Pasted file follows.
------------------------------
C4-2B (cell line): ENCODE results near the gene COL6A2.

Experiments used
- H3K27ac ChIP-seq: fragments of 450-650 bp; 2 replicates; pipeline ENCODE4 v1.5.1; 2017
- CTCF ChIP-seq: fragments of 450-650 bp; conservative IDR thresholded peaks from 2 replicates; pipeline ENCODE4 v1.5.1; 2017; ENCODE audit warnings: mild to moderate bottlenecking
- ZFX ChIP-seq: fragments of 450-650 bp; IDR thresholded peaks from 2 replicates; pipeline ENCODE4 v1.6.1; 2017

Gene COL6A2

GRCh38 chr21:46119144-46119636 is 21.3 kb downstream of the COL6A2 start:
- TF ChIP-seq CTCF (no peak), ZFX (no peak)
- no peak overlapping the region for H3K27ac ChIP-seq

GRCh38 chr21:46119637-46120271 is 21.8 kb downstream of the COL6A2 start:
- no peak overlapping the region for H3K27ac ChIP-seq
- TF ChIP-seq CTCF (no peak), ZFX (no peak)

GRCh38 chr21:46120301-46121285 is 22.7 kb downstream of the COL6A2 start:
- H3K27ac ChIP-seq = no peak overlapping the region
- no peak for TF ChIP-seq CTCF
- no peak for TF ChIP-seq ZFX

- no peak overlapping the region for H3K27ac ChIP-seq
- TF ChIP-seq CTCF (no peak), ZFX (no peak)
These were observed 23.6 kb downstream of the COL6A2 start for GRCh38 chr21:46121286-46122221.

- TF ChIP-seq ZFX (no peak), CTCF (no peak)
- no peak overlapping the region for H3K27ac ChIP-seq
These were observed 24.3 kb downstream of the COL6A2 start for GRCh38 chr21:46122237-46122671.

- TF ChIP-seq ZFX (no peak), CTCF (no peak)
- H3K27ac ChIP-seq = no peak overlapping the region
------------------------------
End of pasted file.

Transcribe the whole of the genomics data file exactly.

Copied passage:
C4-2B (cell line): ENCODE results near the gene COL6A2.

Experiments used
- H3K27ac ChIP-seq: fragments of 450-650 bp; 2 replicates; pipeline ENCODE4 v1.5.1; 2017
- CTCF ChIP-seq: fragments of 450-650 bp; conservative IDR thresholded peaks from 2 replicates; pipeline ENCODE4 v1.5.1; 2017; ENCODE audit warnings: mild to moderate bottlenecking
- ZFX ChIP-seq: fragments of 450-650 bp; IDR thresholded peaks from 2 replicates; pipeline ENCODE4 v1.6.1; 2017

Gene COL6A2

GRCh38 chr21:46119144-46119636 is 21.3 kb downstream of the COL6A2 start:
- TF ChIP-seq CTCF (no peak), ZFX (no peak)
- no peak overlapping the region for H3K27ac ChIP-seq

GRCh38 chr21:46119637-46120271 is 21.8 kb downstream of the COL6A2 start:
- no peak overlapping the region for H3K27ac ChIP-seq
- TF ChIP-seq CTCF (no peak), ZFX (no peak)

GRCh38 chr21:46120301-46121285 is 22.7 kb downstream of the COL6A2 start:
- H3K27ac ChIP-seq = no peak overlapping the region
- no peak for TF ChIP-seq CTCF
- no peak for TF ChIP-seq ZFX

- no peak overlapping the region for H3K27ac ChIP-seq
- TF ChIP-seq CTCF (no peak), ZFX (no peak)
These were observed 23.6 kb downstream of the COL6A2 start for GRCh38 chr21:46121286-46122221.

- TF ChIP-seq ZFX (no peak), CTCF (no peak)
- no peak overlapping the region for H3K27ac ChIP-seq
These were observed 24.3 kb downstream of the COL6A2 start for GRCh38 chr21:46122237-46122671.

- TF ChIP-seq ZFX (no peak), CTCF (no peak)
- H3K27ac ChIP-seq = no peak overlapping the region